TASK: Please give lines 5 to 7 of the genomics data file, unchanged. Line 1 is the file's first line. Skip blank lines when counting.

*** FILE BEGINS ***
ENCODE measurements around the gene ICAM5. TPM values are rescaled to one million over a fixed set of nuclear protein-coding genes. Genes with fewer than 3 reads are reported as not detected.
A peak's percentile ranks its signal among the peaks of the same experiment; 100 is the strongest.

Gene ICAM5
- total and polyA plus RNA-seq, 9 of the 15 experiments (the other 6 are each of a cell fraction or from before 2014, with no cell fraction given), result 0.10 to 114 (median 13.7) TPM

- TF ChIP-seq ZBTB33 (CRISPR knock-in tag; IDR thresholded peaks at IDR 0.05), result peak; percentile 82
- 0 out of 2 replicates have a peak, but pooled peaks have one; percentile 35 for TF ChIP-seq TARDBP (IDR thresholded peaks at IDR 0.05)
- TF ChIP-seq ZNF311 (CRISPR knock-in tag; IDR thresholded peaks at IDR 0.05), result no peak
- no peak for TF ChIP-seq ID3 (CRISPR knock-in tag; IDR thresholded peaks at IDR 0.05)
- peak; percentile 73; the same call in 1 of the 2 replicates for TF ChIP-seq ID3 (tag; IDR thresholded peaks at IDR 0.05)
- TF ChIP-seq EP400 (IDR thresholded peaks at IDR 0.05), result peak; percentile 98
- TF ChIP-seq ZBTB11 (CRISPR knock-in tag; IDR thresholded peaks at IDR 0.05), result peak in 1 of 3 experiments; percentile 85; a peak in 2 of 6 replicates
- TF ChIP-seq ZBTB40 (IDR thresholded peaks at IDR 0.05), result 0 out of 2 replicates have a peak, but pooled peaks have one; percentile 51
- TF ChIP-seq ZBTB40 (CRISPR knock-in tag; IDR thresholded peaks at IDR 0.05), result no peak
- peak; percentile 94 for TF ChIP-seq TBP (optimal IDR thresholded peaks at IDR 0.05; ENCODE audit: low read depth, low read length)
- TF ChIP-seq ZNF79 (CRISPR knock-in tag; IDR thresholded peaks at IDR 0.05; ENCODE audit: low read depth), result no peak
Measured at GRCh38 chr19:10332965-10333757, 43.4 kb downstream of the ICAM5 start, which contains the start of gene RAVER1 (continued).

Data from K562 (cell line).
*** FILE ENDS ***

- TF ChIP-seq ZBTB33 (CRISPR knock-in tag; IDR thresholded peaks at IDR 0.05), result peak; percentile 82
- 0 out of 2 replicates have a peak, but pooled peaks have one; percentile 35 for TF ChIP-seq TARDBP (IDR thresholded peaks at IDR 0.05)
- TF ChIP-seq ZNF311 (CRISPR knock-in tag; IDR thresholded peaks at IDR 0.05), result no peak